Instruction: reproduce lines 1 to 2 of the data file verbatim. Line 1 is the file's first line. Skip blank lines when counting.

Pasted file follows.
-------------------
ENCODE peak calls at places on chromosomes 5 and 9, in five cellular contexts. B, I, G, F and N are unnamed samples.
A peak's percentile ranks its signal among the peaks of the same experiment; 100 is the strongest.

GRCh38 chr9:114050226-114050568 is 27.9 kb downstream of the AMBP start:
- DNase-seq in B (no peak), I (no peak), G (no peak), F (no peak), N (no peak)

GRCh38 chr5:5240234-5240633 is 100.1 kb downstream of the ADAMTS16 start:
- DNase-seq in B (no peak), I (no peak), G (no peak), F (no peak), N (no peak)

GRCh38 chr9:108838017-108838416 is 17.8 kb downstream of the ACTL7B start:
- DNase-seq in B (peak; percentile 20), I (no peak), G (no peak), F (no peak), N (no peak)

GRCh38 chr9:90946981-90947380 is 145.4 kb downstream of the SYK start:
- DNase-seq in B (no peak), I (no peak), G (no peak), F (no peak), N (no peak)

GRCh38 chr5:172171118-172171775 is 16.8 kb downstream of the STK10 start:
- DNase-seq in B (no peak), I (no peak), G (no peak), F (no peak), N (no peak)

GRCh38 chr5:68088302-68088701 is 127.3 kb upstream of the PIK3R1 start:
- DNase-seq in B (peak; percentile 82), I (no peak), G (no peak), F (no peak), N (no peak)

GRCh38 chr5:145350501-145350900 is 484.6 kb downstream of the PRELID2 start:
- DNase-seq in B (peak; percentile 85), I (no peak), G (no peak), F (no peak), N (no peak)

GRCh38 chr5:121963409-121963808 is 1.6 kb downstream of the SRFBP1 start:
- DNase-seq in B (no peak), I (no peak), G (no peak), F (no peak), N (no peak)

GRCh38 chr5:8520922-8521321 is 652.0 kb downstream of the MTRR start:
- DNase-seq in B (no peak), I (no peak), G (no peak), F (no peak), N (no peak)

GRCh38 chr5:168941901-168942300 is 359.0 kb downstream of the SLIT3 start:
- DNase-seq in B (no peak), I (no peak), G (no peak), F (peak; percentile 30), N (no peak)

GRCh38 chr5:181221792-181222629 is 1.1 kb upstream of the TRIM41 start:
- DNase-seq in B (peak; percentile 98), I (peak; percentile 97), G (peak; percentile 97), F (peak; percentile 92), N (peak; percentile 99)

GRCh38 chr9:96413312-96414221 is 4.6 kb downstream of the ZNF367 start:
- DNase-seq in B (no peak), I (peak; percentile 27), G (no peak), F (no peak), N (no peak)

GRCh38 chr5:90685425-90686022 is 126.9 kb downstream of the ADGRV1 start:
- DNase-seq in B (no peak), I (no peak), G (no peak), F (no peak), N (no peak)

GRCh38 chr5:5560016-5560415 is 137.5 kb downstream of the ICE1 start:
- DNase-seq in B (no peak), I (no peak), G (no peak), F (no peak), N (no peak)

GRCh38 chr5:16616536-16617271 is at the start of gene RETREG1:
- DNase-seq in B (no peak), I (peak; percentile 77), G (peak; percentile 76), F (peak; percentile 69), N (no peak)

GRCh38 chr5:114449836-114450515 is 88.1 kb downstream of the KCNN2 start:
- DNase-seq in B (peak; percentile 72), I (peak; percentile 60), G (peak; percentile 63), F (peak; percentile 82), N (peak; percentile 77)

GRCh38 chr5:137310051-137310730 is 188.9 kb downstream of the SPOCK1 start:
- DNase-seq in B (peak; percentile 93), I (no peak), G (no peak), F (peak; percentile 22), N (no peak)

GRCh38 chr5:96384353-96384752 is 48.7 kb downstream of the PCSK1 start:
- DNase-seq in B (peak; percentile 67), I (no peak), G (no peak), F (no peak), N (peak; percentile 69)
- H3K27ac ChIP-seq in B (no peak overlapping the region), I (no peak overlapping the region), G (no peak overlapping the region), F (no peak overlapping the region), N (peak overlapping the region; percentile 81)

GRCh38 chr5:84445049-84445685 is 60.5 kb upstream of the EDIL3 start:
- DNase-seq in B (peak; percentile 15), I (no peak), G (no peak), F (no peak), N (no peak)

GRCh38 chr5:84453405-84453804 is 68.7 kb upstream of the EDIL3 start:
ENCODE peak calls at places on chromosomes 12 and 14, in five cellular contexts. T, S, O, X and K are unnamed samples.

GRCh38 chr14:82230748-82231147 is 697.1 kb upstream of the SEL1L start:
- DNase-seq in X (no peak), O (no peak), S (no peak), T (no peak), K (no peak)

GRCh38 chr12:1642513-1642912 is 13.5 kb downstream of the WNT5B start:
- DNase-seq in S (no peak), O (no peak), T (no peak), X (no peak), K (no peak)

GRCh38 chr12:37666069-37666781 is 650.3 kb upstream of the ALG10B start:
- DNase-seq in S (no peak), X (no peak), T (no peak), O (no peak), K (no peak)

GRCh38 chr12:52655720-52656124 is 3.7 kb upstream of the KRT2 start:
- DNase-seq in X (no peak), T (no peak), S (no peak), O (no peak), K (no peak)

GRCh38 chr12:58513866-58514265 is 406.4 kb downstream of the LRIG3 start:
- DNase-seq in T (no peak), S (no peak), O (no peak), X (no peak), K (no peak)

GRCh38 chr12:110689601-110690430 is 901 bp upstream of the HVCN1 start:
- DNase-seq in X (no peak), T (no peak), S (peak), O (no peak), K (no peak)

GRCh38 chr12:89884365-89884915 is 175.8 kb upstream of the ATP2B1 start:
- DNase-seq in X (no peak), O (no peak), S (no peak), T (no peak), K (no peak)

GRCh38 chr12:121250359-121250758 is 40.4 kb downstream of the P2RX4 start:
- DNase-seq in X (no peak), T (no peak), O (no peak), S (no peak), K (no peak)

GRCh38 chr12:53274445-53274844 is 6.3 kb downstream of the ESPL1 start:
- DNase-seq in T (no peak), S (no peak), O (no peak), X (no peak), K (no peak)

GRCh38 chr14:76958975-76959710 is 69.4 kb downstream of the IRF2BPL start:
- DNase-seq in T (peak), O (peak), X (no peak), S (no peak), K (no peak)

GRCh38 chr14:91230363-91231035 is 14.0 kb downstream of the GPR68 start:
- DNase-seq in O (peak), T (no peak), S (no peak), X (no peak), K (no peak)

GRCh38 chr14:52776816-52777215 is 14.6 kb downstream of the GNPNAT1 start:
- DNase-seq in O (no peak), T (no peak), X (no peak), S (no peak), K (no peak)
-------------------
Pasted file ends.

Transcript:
ENCODE peak calls at places on chromosomes 5 and 9, in five cellular contexts. B, I, G, F and N are unnamed samples.
A peak's percentile ranks its signal among the peaks of the same experiment; 100 is the strongest.